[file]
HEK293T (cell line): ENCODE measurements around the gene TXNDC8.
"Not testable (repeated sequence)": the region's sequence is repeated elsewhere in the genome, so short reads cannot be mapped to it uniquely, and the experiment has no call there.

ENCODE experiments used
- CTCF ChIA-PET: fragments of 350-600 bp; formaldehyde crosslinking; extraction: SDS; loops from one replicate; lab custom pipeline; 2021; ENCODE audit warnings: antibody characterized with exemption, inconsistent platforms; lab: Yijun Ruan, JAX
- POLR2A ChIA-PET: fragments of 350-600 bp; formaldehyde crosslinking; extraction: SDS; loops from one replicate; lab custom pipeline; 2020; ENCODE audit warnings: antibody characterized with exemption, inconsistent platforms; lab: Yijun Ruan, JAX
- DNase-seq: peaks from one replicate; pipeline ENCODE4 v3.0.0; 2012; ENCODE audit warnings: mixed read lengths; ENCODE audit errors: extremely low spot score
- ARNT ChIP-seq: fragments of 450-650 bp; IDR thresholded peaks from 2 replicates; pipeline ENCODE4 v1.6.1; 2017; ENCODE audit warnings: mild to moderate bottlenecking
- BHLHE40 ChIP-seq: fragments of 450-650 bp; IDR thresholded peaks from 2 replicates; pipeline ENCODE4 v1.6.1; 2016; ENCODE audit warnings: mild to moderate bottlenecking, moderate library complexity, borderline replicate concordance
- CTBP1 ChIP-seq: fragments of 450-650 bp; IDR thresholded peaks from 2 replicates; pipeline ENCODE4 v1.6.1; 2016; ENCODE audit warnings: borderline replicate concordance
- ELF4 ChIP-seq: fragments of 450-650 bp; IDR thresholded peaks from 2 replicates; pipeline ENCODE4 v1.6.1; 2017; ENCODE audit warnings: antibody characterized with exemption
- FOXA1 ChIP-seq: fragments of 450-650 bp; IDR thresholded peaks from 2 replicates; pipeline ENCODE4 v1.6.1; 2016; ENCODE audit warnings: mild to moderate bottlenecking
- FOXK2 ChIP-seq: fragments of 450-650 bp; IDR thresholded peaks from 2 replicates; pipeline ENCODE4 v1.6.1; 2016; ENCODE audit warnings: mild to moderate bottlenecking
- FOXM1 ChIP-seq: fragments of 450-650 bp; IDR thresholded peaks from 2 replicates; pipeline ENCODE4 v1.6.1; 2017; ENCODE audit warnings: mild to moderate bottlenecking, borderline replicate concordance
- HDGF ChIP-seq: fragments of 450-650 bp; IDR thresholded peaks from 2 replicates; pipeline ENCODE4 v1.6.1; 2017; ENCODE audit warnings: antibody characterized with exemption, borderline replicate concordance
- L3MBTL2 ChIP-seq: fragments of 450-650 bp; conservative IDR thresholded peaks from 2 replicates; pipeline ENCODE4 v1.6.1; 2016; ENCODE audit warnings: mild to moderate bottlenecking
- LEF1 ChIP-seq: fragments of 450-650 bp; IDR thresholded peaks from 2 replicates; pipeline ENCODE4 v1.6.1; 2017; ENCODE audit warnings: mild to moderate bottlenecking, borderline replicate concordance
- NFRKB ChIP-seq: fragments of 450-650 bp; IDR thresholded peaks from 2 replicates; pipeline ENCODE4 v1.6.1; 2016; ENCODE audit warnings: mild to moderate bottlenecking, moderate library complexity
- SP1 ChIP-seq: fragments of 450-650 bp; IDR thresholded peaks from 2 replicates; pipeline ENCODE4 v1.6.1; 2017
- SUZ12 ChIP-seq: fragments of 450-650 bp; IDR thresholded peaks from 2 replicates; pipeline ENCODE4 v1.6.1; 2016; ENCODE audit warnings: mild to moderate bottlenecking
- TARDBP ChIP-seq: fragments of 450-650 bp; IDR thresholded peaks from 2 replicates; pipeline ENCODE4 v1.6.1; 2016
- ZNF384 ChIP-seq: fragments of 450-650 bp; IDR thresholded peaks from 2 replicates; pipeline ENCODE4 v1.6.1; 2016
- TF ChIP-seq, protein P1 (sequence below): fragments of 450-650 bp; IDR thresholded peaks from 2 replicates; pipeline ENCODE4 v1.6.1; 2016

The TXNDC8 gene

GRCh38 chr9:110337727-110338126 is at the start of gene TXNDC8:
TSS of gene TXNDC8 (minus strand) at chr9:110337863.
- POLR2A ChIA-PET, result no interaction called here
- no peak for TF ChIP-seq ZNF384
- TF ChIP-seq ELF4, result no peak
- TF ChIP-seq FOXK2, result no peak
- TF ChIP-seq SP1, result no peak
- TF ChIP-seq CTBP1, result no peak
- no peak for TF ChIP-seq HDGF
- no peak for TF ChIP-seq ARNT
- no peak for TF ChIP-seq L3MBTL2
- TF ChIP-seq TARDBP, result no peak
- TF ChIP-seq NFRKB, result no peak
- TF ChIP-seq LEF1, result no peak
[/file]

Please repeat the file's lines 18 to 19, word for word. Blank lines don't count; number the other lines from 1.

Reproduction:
- SP1 ChIP-seq: fragments of 450-650 bp; IDR thresholded peaks from 2 replicates; pipeline ENCODE4 v1.6.1; 2017
- SUZ12 ChIP-seq: fragments of 450-650 bp; IDR thresholded peaks from 2 replicates; pipeline ENCODE4 v1.6.1; 2016; ENCODE audit warnings: mild to moderate bottlenecking